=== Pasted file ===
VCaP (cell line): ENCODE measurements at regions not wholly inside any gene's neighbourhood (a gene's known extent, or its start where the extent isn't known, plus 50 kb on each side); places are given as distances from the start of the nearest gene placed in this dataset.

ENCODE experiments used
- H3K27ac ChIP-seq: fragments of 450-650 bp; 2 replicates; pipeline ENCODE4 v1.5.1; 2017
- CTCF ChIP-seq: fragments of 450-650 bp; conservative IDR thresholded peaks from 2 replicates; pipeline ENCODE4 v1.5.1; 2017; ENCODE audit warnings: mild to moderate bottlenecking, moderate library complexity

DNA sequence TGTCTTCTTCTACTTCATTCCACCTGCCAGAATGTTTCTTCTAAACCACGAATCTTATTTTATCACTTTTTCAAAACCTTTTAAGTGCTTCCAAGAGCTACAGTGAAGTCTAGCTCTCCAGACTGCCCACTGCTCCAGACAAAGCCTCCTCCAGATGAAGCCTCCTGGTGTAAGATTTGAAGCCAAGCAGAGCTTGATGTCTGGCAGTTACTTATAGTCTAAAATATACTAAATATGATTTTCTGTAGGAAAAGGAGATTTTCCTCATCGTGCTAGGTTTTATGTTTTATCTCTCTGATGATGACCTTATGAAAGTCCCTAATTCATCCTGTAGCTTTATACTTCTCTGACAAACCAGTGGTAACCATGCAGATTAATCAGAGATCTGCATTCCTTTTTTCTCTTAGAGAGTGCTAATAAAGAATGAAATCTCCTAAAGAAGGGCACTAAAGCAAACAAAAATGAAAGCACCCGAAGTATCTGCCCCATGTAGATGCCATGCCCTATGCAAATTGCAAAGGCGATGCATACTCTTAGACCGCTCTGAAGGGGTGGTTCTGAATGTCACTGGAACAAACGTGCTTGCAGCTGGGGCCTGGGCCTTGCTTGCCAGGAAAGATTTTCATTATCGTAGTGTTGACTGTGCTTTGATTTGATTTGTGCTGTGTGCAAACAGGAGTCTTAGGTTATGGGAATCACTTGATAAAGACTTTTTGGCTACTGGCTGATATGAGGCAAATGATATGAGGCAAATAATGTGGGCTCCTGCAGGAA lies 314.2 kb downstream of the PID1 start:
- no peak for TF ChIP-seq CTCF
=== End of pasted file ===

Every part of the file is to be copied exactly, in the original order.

VCaP (cell line): ENCODE measurements at regions not wholly inside any gene's neighbourhood (a gene's known extent, or its start where the extent isn't known, plus 50 kb on each side); places are given as distances from the start of the nearest gene placed in this dataset.

ENCODE experiments used
- H3K27ac ChIP-seq: fragments of 450-650 bp; 2 replicates; pipeline ENCODE4 v1.5.1; 2017
- CTCF ChIP-seq: fragments of 450-650 bp; conservative IDR thresholded peaks from 2 replicates; pipeline ENCODE4 v1.5.1; 2017; ENCODE audit warnings: mild to moderate bottlenecking, moderate library complexity

DNA sequence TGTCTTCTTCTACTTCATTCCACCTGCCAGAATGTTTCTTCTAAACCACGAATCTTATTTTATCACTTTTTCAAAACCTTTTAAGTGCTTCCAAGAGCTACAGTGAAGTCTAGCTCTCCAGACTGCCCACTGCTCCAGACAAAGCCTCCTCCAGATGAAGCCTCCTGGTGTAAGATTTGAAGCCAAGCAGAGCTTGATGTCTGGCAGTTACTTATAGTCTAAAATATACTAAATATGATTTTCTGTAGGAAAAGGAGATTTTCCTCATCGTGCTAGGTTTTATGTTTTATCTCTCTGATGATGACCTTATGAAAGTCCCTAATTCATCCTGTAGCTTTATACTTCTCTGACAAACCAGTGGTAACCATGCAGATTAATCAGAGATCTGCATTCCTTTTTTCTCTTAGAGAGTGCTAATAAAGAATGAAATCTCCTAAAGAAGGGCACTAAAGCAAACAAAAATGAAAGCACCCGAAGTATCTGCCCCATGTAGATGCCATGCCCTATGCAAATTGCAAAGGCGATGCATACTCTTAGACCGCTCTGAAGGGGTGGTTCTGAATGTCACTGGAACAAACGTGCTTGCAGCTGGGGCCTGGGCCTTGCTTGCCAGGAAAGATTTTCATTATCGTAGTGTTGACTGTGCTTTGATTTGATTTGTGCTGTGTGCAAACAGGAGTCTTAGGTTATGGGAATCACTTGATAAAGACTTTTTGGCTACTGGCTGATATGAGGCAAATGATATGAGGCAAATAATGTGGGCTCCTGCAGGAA lies 314.2 kb downstream of the PID1 start:
- no peak for TF ChIP-seq CTCF